March 2020: Lectio Divina
Lectio Divina: Giving Thanks with the Psalmist (Ps 116:12)
Psalm 116: 12
‘What shall I return to the Lord on account of his forbearance towards me?’ (Ps 116:12)
Lectio: What the Word says in itself
This simple line in a Psalm of thanksgiving contains great wealth. Note that it is a question. This Psalm was part of a series of Psalms used at major feasts, and in that context, questions were important. Some of the rituals for these feasts include questions from the young so that the older can repeat the stories of the importance of the festival (as at Passover).
The psalmist gives thanks for ‘forbearance.’ The word in Hebrew comes from a term that means ‘to do something for someone,’ with overtones of forgiveness. The motive for this thankfulness is not simply a general goodness but a personal and real sense that God has done something for the one praying, has come into ‘the snare of death and the pangs of Sheol’ with the gift of a mercy and a forbearance, even in the midst of loneliness, betrayal and affliction. This thanksgiving is genuine and born of a deep experience of loneliness and betrayal. The psalmist has found new life in this act of thanksgiving.
Meditatio: What the Word says to me/us
In recent years, there has been a growing sense of the importance of reading the Psalms in the context of the whole book of Psalms (the Psalter), rather than only in the life-context of the Psalm. Let us consider two important aspects of the place this Psalm holds in the Psalter.
As noted above, this is one of a series of Psalms. Punctuated with Alleluias, these Psalms were sung in the context of the major feasts, particularly the Passover. Some ancient Jewish sources link this set of Psalms with the sacrifice of the Passover lambs in the Temple, and it has certainly an important role in the ritual of the synagogue and the prayers in the home for Passover. This clearly sets this Psalm in the context of a celebration of freedom. The prayer is the prayer of one who is set free – free from the snares of death, free from the pangs of Sheol, free from anguish and distress, with the quiet confidence that the Lord will protect ‘the simple’ – a term referring to those who are willing to learn, rather than those who are naïve or credulous.
The second aspect of the placing of this Psalm is its proximity to ‘the Great Psalm’ (Ps 119 – the longest and most complex psalm in the Psalter). These words of thanksgiving and this seeking of wisdom are to be seen as a preparation for the reading of this Great Psalm, oen described as the ‘linguistic temple.’ In a sense, the answer to this question will only come in the reading of the Great Psalm: what can we do to thank God for his forbearance and for his mercy? We can live by torah, aware that our lives and our actions, our decisions and our deeds have a focus and a direction. The real act of sacrifice, the real raising of the cup of salvation, is in the act of praise: all aspects of our life, not just individual acts of piety or charity, but everything, becomes part of the torah of our life.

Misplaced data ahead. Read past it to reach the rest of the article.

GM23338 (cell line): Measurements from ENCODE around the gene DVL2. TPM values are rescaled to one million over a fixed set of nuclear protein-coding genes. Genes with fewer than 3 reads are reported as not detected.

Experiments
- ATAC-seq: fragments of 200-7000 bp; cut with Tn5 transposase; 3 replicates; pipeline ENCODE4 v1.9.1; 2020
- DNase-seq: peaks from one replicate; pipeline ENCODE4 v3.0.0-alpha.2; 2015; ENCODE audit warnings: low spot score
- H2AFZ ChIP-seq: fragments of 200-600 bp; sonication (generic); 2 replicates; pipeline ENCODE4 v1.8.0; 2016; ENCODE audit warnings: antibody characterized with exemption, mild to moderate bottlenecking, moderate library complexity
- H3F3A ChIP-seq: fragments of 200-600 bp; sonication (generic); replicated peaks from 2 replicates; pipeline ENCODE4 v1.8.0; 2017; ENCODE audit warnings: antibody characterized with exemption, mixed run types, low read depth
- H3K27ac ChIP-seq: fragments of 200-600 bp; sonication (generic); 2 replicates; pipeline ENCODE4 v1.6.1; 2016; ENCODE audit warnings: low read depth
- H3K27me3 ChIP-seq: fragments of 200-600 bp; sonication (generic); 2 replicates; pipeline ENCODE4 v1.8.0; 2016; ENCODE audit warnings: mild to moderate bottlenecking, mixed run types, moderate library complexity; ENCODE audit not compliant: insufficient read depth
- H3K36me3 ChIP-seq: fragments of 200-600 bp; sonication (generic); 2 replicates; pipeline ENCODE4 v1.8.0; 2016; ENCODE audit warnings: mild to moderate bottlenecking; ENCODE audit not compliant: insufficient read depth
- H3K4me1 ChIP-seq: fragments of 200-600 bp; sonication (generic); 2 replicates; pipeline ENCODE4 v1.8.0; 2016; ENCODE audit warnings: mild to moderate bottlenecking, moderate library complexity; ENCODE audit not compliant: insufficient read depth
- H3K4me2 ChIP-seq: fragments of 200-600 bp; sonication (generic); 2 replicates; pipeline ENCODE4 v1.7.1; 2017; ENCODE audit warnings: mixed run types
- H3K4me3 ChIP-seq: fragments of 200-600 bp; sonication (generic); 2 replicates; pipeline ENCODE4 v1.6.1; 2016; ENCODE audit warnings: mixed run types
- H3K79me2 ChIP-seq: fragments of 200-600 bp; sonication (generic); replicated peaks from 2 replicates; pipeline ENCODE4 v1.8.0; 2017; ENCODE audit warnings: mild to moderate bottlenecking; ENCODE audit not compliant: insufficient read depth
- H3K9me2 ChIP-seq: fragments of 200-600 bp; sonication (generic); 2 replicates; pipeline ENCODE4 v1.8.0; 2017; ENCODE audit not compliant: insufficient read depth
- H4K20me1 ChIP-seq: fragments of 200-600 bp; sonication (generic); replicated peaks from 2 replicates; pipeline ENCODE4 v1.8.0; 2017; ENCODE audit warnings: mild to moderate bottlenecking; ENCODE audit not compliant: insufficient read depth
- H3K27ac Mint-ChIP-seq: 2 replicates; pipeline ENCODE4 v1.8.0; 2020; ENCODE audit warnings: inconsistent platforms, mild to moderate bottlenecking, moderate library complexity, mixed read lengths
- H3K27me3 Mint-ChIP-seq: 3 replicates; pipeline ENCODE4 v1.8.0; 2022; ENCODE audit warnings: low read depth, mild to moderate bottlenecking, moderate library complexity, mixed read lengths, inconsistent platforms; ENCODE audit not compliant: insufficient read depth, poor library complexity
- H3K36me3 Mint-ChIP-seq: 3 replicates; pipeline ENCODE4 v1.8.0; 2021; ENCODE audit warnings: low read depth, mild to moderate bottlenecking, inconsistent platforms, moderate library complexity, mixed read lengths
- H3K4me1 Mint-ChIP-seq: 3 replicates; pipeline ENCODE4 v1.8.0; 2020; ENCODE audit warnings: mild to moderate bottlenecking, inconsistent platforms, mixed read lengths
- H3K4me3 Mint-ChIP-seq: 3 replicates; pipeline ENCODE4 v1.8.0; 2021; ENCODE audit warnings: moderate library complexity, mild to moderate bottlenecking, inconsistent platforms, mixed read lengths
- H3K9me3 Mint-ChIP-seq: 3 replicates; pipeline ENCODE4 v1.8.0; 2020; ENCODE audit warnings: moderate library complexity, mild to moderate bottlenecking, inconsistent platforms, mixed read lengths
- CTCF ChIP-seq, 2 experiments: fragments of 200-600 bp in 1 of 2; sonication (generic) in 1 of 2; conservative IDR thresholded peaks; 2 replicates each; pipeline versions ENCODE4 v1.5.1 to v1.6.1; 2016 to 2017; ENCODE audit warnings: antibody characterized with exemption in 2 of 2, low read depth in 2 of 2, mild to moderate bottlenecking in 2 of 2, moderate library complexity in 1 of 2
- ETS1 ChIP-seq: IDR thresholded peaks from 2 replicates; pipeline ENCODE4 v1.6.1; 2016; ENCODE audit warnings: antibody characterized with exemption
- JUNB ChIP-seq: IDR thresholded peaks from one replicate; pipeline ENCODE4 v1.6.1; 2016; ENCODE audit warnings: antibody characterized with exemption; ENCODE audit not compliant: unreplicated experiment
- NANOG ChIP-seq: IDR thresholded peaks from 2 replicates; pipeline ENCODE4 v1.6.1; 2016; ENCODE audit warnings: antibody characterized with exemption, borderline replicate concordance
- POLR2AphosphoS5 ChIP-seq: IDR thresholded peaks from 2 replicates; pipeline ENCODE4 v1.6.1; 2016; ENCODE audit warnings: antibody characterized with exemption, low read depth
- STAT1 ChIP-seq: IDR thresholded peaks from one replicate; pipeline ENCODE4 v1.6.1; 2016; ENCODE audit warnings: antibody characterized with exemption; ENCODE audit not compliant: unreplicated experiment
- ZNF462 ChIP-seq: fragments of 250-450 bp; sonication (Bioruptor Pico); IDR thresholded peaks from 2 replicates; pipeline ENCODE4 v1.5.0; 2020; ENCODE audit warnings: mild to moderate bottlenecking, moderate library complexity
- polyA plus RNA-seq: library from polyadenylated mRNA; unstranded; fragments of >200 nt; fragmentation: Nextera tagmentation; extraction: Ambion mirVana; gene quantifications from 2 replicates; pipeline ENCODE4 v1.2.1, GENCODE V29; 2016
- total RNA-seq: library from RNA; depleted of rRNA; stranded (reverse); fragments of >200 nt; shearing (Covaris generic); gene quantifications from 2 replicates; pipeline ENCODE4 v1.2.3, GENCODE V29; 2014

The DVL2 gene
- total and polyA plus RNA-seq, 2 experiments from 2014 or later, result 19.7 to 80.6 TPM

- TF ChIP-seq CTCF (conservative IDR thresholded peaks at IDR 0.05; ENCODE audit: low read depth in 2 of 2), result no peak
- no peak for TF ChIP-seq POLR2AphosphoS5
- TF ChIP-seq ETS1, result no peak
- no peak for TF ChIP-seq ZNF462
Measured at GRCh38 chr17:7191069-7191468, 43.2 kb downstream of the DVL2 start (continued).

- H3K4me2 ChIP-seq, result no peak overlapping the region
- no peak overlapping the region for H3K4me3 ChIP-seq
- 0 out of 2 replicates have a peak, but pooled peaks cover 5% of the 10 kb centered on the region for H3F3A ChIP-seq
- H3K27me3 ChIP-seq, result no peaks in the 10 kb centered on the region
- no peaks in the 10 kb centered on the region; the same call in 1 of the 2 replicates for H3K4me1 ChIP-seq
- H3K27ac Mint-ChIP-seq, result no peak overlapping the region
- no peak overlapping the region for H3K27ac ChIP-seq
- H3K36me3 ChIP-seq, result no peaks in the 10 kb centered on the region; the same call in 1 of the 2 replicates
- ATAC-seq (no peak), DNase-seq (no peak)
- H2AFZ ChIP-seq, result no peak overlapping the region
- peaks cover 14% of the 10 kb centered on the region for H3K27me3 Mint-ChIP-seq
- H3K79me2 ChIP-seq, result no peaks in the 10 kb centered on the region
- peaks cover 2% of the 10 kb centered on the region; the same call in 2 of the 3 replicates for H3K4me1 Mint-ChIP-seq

Oratio: What the Word leads me/us to say
Lord, often our lives can fall into the pit of loneliness, betrayal and fear.
Help us to discover your forbearance in those moments of ‘the pit and the pangs.’
Help us to discover the hope that rises with thankfulness and gratitude.
Help us to find our direction in praise of you, as we raise the cup of life and call on your name.
Contemplatio: Being transformed by the Word
The silent echo of this Psalm conveys the dynamism of thanksgiving. Thanksgiving is a raising of the cup of life to the God who comes to meet us in the darkest pits of our own distress and anguish.
Actio: Putting the Word into practice
As an act of thanks to God, offer a cup of salvation to someone this week – maybe a cup of soup to a homeless person, a mug of tea after a long day’s work to the plumber or painter whom you have contracted, a cup of coffee to a colleague who might be shy or reticent, or a glass of good wine with an old friend whom you take the time to meet. Each of these can be part of the existential sacrifice of praise that allows us to rediscover the direction of our life.
Rev Dr Sean Maher
is Parish Priest in Naas,